23,606 UYU

Price in USD

$603

The asterisk by the United States price is to signify that this is the one entry in the table that includes tax. That’s what a US resident would pay. Sales tax in America varies by state, so we’ve used an approximate 10% increase to reflect an average amount of tax.

Based on the countries we looked at and the current exchange rates, the cheapest place to buy a Nintendo Switch is Japan. Russia is almost as cheap, with the portable gaming console costing just over $200 in each country when you take tax out of the equation. South Korea is the third cheapest country at $249.

Of the countries we looked at, Uruguay is the most expensive place to buy a Nintendo Switch. It seems hideously overpriced there at over $600, but there are undoubtedly reasons for this hefty price tag. We’ll discuss some of them below.

Is this the best price I’ll see for the Nintendo Switch in each country?

Almost certainly not. The only comparison we’re making — the only one we really can make — is how the official retail prices differ in each country. There may well be third-party vendors who advertise the Switch at a better price. But whether at home or abroad, you should always be wary about a price that seems too good to be true. It’s common for less scrupulous sellers to package up a reconditioned or second-hand model and tout it as being brand new. Buying from an official outlet is your best chance of avoiding such shadowy behavior.

Having said that, it’s very possible that you can find a good deal on the device. After all, it’s been available to buy since 2017. It could be going cheap in a clearance sale or a special offer as part of a promotional event.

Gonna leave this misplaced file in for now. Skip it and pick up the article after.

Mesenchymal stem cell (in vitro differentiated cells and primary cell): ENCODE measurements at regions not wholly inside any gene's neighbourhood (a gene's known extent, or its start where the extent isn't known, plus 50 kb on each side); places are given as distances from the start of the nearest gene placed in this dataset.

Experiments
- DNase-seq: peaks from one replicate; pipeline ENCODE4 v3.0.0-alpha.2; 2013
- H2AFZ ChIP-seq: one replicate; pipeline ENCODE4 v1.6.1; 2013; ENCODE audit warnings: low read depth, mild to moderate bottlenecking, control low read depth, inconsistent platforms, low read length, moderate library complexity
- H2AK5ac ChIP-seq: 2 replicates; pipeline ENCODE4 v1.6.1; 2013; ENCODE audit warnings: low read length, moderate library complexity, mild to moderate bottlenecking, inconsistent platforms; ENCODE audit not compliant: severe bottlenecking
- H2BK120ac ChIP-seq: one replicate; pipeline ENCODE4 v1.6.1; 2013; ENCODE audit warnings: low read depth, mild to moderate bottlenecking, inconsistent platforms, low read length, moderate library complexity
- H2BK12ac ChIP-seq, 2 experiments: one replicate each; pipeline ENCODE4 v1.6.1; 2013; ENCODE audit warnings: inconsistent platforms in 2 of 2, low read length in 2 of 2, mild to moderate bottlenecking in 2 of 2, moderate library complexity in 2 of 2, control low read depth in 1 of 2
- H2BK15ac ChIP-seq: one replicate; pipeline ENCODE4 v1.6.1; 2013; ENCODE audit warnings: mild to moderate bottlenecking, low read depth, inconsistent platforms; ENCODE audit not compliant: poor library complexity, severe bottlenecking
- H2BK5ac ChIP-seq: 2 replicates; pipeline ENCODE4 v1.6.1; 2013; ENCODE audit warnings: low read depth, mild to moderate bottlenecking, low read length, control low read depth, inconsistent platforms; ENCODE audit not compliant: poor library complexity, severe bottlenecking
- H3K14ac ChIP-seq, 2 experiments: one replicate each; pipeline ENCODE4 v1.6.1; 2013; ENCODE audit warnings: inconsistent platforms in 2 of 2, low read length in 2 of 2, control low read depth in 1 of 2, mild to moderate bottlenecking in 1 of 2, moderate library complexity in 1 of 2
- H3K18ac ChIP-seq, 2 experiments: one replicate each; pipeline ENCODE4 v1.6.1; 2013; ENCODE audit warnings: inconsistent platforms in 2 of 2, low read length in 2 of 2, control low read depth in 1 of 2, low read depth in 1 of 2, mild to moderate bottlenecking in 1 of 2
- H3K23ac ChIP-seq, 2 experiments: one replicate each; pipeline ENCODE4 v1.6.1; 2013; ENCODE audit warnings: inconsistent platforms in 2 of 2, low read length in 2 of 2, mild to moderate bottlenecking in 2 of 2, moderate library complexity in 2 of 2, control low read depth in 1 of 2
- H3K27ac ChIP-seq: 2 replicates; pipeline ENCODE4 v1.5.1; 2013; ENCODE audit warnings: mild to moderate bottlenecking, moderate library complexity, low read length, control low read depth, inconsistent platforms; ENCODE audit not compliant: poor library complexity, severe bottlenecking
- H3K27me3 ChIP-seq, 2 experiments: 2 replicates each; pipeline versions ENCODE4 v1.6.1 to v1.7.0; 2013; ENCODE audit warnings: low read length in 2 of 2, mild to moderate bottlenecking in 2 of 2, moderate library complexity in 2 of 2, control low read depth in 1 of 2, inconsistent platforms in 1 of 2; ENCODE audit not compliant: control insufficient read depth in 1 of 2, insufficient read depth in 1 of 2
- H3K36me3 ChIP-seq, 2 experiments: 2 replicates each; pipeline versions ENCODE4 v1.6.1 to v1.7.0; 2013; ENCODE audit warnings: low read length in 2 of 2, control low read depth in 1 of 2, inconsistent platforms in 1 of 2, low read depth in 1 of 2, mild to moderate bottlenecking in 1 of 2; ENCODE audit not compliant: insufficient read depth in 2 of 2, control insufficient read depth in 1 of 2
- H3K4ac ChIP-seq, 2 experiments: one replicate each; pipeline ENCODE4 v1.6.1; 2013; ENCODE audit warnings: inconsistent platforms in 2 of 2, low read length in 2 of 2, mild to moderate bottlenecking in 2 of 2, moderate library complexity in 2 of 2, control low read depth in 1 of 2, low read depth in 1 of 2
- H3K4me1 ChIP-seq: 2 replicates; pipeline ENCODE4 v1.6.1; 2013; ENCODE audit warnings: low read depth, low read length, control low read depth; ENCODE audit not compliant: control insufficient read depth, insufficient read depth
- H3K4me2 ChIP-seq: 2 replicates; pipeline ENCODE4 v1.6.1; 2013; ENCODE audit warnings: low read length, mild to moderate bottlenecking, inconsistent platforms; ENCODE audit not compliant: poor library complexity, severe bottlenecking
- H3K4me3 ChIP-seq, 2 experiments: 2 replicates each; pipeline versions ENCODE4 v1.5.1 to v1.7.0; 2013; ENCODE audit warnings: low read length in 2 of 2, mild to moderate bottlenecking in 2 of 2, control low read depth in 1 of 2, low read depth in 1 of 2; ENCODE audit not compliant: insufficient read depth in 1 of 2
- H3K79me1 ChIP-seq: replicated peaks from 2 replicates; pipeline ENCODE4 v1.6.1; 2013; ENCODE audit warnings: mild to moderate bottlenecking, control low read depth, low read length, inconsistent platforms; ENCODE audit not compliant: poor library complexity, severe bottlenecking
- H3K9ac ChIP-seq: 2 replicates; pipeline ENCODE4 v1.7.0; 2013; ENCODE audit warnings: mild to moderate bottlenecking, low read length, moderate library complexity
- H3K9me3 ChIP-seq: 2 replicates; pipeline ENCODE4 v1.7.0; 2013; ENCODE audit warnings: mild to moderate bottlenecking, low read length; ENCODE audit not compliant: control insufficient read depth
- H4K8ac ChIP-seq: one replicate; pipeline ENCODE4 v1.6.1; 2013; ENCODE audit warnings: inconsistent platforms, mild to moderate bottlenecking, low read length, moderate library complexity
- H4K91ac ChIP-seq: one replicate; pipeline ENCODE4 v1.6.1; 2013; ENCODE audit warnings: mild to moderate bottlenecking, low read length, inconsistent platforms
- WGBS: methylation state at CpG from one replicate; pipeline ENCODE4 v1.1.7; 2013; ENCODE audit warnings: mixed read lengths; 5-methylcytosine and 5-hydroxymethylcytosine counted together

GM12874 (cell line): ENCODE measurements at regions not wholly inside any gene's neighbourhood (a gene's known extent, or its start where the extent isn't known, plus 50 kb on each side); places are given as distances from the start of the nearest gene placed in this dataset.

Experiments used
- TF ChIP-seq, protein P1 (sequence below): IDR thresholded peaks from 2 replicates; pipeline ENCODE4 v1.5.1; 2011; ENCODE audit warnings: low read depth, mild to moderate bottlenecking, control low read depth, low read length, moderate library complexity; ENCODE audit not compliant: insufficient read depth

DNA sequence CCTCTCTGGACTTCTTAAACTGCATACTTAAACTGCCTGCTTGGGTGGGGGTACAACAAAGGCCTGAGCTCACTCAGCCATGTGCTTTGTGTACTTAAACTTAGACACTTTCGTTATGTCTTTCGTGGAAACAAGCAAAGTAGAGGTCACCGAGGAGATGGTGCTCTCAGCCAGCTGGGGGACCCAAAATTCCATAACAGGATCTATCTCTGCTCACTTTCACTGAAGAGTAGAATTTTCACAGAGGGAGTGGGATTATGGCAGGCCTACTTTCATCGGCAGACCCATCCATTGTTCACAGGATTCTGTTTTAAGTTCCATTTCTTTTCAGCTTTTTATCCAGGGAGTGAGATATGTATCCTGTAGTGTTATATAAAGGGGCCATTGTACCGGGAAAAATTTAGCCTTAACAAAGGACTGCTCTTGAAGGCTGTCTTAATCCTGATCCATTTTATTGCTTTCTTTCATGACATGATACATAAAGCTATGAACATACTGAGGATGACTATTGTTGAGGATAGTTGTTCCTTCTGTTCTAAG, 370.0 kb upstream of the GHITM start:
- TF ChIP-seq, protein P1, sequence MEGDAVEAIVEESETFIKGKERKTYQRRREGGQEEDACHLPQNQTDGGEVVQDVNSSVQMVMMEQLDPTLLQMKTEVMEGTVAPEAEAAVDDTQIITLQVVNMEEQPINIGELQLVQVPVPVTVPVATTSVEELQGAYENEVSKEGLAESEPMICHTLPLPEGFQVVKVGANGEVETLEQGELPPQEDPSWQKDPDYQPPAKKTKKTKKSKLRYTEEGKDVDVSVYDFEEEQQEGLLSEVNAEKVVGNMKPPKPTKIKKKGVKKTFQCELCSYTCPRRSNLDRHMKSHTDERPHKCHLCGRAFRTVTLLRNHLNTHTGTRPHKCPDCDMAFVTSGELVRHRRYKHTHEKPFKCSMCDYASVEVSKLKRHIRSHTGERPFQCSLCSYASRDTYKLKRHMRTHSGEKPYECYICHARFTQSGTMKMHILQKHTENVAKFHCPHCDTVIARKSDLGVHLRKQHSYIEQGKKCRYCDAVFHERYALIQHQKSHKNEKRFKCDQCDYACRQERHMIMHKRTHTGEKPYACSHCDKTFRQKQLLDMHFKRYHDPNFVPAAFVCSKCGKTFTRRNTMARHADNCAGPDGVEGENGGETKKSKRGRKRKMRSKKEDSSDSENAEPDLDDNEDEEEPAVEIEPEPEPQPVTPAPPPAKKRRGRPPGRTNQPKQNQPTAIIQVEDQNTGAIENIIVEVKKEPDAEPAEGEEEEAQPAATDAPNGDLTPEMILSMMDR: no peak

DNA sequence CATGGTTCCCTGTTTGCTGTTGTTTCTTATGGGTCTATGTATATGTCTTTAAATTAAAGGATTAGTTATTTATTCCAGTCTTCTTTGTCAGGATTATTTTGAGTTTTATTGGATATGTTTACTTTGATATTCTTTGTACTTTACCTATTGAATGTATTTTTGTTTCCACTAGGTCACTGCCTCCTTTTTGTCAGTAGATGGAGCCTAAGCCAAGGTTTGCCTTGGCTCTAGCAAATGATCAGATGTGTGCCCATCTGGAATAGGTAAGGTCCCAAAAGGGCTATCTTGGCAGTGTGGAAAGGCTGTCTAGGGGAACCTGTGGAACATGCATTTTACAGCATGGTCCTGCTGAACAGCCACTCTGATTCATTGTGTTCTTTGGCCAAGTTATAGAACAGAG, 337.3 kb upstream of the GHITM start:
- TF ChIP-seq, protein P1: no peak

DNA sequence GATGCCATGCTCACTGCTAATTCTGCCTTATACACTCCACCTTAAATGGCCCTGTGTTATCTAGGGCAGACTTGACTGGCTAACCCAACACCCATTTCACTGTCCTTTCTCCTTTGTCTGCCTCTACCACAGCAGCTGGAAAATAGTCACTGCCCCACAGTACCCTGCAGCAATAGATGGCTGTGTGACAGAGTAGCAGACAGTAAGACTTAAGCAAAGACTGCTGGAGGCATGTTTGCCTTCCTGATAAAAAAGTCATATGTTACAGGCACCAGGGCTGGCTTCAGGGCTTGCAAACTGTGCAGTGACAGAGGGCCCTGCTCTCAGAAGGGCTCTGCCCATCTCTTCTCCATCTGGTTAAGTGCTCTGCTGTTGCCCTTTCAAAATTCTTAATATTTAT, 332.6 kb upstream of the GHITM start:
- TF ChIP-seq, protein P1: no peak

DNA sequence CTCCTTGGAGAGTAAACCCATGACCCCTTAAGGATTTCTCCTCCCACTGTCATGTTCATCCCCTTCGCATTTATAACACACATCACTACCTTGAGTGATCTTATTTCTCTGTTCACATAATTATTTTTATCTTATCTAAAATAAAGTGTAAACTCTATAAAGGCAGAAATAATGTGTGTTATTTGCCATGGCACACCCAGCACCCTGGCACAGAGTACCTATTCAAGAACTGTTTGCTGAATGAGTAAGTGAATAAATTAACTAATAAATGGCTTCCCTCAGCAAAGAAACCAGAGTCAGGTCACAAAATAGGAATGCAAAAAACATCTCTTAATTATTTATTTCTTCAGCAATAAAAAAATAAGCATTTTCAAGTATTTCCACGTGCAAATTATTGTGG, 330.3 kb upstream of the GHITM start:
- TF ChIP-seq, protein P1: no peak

Should I buy the Nintendo Switch from another country?

It’s not for us to tell you how to spend your money. If you’re passing through Japan and you need something to occupy you on long bus journeys, it might make complete sense to pick up a cut-price Switch. Just bear in mind that it might have a different software configuration, it would be very difficult to return if faulty, and any guarantee it comes with would be almost worthless once you’re back in the USA.

One thing is clear — there’s certainly no case to be made for traveling for the sole purpose of getting a cheaper Nintendo Switch. The $120 or so you’d stand to save would be way less than you’d end up paying in flight costs alone, never mind the rest of your trip expenses. Besides, you can often find deals on the device in the US that make the savings even more marginal. At the time of writing, the Nintendo Switch – Animal Crossing: New Horizons Edition is reduced from $347.99 to $319.99 on Amazon. That’s a modest offer in comparison to some of the discounts we see.

Why is the Nintendo Switch cheaper in some countries and more expensive in others?

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There are a great many costs to the manufacturer and retailers in bringing any product to market. They include labor, shipping, taxes, and much more. These costs are often very specific to the region of the world. It stands to reason that if the cost of getting the Nintendo Switch onto the shelves is wildly different between countries, the retail price should also be different. The marketing team will also have a say, with prices set to maximize profits for everyone involved.

Another huge factor is that we’re converting all of these prices to US dollars. The retail price of the Switch may not have changed much in seven years, but exchange rates have swung massively in that time. Japan might not have been the cheapest country in 2017, and in US dollar terms, it might not be by this time next week. Such is the nature of the global economy. We’ll revisit this article periodically to find out.


FAQs

The Nintendo Switch does go on sale from time to time. You never see it half-price, but you can often make modest savings on it, especially during Black Friday and Prime Day sales. Bundle offers are also a common occurrence.

The Switch Lite is the least expensive of the family. It retails for $199.99 in the USA.